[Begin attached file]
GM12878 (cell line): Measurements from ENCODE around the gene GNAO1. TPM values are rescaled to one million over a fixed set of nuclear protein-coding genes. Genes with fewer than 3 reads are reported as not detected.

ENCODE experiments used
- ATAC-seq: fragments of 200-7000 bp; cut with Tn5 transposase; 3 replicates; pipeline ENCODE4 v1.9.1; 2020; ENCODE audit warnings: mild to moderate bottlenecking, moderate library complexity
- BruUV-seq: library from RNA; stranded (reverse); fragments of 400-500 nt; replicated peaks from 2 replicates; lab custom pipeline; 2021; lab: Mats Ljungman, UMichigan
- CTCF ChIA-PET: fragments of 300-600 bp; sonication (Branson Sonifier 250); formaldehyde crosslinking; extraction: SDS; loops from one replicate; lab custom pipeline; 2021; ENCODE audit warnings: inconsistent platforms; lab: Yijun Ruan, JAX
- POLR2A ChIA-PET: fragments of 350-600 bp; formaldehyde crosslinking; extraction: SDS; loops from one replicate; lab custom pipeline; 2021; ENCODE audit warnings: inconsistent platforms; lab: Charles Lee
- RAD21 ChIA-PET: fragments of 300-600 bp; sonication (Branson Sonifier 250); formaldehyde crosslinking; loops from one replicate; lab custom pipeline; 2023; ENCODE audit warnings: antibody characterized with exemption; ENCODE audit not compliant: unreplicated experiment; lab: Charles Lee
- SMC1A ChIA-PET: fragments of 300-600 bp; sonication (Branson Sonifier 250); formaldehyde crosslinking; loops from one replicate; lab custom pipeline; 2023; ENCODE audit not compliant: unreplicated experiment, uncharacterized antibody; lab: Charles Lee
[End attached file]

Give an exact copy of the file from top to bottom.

GM12878 (cell line): Measurements from ENCODE around the gene GNAO1. TPM values are rescaled to one million over a fixed set of nuclear protein-coding genes. Genes with fewer than 3 reads are reported as not detected.

ENCODE experiments used
- ATAC-seq: fragments of 200-7000 bp; cut with Tn5 transposase; 3 replicates; pipeline ENCODE4 v1.9.1; 2020; ENCODE audit warnings: mild to moderate bottlenecking, moderate library complexity
- BruUV-seq: library from RNA; stranded (reverse); fragments of 400-500 nt; replicated peaks from 2 replicates; lab custom pipeline; 2021; lab: Mats Ljungman, UMichigan
- CTCF ChIA-PET: fragments of 300-600 bp; sonication (Branson Sonifier 250); formaldehyde crosslinking; extraction: SDS; loops from one replicate; lab custom pipeline; 2021; ENCODE audit warnings: inconsistent platforms; lab: Yijun Ruan, JAX
- POLR2A ChIA-PET: fragments of 350-600 bp; formaldehyde crosslinking; extraction: SDS; loops from one replicate; lab custom pipeline; 2021; ENCODE audit warnings: inconsistent platforms; lab: Charles Lee
- RAD21 ChIA-PET: fragments of 300-600 bp; sonication (Branson Sonifier 250); formaldehyde crosslinking; loops from one replicate; lab custom pipeline; 2023; ENCODE audit warnings: antibody characterized with exemption; ENCODE audit not compliant: unreplicated experiment; lab: Charles Lee
- SMC1A ChIA-PET: fragments of 300-600 bp; sonication (Branson Sonifier 250); formaldehyde crosslinking; loops from one replicate; lab custom pipeline; 2023; ENCODE audit not compliant: unreplicated experiment, uncharacterized antibody; lab: Charles Lee